Game Over Online ~ Strong Bad`s Cool Game for Attractive People: Episode One: Homestar Ruiner

GameOver Game Reviews - Strong Bad`s Cool Game for Attractive People: Episode One: Homestar Ruiner  (c) Telltale Games, Reviewed by - Steven Carter

Game & Publisher Strong Bad`s Cool Game for Attractive People: Episode One: Homestar Ruiner (c) Telltale Games
System Requirements Windows XP/Vista, 1.5 GHz processor, 256 MB RAM, 32 MB 3D-accelerated video card, 65 MB HDD
Overall Rating 83%
Date Published Wednesday, August 20th, 2008 at 02:34 PM

Divider Left By: Steven Carter Divider Right

Strong Bad’s Cool Game for Attractive People is the latest episodic adventure series from Telltale Games, the makers of Sam & Max: Season One and Season Two (plus some CSI games that it’s probably better not to think about). The Same & Max games must have done well for the company, because they’re no longer relying on the likes of GameTap and The Adventure Company to publish their products, and instead they’re only selling episodes directly from their own web site. The price seems to have gone up (you can buy each episode for $9 or the entire 5-episode season for $35), but that’s not much of a detriment if you like humorous and twisted adventure games, because it’s hard to beat the quality that Telltale offers.

Strong Bad’s Cool Game for Attractive People is based on the Homestar Runner comic book series written by Mike Chapman and Craig Zobel. This comic debuted in 1996, and it features the likes of Strong Bad (who sort of looks like a smaller version of Jack Black from Nacho Libre), his brothers Strong Sad (think the Stay Puft Marshmallow Man) and Strong Mad (think Frankenstein), and other assorted characters including Strong Bad’s arch-nemesis Homestar, Homestar’s girlfriend Marzipan, and Bubs, the concession stand owner. I’d never heard of the comic book series before playing the game, but from what I can tell it relies on Strong Bad’s warped sense of reality (including that he’s cool and attractive), and it leans more towards “South Park” than it does the Freelance Police.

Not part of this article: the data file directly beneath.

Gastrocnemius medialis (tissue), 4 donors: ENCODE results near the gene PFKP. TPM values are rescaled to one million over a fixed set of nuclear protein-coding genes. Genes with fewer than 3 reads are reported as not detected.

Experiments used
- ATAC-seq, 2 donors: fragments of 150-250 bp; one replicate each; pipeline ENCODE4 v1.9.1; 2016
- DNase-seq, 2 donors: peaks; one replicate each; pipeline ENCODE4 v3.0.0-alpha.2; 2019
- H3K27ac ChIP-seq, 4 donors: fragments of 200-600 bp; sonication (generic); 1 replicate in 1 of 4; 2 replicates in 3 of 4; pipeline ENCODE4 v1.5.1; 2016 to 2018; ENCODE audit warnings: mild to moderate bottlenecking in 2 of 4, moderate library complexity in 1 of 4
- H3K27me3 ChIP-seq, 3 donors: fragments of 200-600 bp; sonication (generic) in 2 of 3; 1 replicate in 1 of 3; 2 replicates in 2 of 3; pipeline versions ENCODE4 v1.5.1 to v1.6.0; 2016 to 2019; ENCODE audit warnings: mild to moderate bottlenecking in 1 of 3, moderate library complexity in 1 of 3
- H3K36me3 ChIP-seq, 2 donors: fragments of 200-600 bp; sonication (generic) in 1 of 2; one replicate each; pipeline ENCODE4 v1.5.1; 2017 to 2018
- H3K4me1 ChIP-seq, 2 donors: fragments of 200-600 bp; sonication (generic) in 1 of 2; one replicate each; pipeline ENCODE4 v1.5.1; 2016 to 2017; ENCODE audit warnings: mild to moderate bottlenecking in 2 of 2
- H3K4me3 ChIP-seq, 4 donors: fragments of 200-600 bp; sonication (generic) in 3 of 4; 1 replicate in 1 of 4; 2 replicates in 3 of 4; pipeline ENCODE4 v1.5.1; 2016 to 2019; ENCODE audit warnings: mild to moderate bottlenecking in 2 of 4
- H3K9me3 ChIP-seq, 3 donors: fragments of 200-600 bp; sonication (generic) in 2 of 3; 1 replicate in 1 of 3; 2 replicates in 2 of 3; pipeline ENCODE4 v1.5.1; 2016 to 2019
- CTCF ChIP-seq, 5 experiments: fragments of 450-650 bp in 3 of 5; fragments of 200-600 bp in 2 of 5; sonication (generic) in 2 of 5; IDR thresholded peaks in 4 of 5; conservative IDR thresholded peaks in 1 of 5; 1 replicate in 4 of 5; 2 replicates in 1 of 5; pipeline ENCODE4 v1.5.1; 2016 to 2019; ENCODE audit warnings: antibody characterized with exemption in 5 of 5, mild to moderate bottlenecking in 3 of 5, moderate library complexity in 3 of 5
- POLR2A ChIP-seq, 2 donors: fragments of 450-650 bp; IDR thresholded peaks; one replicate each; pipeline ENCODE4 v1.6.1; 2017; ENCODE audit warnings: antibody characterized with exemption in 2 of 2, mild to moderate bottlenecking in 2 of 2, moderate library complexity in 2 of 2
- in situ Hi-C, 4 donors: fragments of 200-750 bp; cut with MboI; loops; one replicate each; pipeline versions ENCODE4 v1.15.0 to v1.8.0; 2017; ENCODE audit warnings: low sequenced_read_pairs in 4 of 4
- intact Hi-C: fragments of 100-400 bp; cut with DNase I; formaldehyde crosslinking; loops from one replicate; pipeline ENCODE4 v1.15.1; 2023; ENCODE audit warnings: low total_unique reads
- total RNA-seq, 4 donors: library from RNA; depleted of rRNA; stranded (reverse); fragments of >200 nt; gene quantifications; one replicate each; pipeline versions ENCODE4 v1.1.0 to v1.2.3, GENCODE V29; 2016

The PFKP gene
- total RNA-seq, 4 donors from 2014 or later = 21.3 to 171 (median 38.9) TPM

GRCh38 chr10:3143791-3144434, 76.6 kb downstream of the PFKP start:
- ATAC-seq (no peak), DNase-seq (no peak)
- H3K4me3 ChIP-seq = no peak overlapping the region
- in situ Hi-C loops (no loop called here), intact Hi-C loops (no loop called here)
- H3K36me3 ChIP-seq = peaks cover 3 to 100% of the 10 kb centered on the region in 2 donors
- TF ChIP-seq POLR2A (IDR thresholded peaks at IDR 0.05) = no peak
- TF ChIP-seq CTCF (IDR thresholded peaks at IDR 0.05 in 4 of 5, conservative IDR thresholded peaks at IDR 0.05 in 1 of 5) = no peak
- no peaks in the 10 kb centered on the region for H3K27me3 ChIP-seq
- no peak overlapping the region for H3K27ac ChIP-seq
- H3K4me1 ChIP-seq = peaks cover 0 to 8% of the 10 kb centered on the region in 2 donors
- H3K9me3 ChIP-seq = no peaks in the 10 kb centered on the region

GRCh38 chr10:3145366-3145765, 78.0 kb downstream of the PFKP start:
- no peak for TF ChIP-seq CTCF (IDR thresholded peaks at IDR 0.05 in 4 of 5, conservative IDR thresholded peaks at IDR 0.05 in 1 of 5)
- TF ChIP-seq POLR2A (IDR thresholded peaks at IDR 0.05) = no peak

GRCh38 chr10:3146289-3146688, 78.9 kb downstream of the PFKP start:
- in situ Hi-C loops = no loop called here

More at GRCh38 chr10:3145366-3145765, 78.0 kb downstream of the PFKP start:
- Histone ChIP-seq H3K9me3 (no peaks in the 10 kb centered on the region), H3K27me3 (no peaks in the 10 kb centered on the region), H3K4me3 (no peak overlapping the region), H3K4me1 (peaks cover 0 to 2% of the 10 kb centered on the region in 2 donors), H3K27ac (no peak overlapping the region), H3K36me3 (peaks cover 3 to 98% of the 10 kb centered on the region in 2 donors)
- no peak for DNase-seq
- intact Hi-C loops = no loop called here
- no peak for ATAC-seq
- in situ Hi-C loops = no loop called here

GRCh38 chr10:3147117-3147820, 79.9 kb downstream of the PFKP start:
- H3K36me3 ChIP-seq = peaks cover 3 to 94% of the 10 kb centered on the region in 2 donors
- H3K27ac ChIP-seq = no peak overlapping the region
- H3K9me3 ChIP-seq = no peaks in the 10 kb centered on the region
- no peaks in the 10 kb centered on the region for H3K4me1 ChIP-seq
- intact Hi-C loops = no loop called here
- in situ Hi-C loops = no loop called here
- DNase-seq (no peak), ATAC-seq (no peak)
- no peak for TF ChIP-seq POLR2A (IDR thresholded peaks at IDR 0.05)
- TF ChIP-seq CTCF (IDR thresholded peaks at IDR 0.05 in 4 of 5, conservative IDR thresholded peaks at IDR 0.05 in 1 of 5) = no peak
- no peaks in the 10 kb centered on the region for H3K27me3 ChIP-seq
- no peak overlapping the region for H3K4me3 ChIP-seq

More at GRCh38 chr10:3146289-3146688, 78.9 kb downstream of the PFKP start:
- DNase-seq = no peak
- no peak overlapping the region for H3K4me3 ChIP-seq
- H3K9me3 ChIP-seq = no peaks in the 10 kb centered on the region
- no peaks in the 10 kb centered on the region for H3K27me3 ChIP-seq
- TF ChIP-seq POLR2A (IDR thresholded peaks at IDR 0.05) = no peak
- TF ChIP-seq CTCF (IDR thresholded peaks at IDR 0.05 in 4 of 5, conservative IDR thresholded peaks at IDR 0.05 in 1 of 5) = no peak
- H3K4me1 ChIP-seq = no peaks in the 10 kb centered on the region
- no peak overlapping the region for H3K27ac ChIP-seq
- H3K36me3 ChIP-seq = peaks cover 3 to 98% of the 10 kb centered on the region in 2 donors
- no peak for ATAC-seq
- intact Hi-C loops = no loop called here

In the first episode, Strong Bad decides to ruin the reputation of Homestar. This is surprisingly easy to do, since nobody seems to notice when Strong Bad dresses up like Homestar or imitates his voice on the telephone, or when some odd things happen at the Free Country USA Tri-Annual Race to the End of the Race. Only... Strong Bad’s revenge is short-lived. He soon discovers that his actions have created some unintended side effects, and so he has to spend the second half of the episode undoing everything he did in the first half.

Like with the Sam & Max episodes, Strong Bad: Episode One uses a fairly simple graphics engine and interface. You pretty much do everything by left clicking, and you only need to right click to close menus or bypass dialogue. All of the animations are in 2D, but they’re colorful and they match the style of the original comics exactly, and so they’re fitting. Plus, since the engine isn’t complicated, it has only a small download size (70 MB) and it should work on most any computer.

The required part of the episode takes about four hours to complete. The puzzles are generally basic, mostly only requiring you to figure out where to use inventory objects, but they’re also funny, and just listening to Strong Bad’s responses to situations is enough to make the game fun to play. Better yet, there are a bunch of optional mini-games and bonus activities in the episode, such as playing Snake Boxer 5 and illustrating Strong Bad’s “Team Girl Squad” comic strip (where you try to kill off the girls in as grisly a manner as possible), that add extra entertainment value. I didn’t have any trouble completing the required elements of the episode, but I missed a lot of the bonus stuff, and that gives the episode some replay value.

The first Strong Bad episode is out now, and the other episodes are scheduled to be released in the upcoming months. I enjoyed the first episode a lot, and I think the Sam & Max episodes work as a good litmus test. If you liked the humor and structure of the Sam & Max episodes, then you’ll probably enjoy the Strong Bad episodes as well. The Strong Bad episode is also a much better “animated feature” than what just came out in theaters last week, and for about the same price.

(34/40) Gameplay
(11/15) Graphics
(13/15) Sound
(08/10) Interface
(08/10) Storyline
(05/05) Technical
(04/05) Documentation


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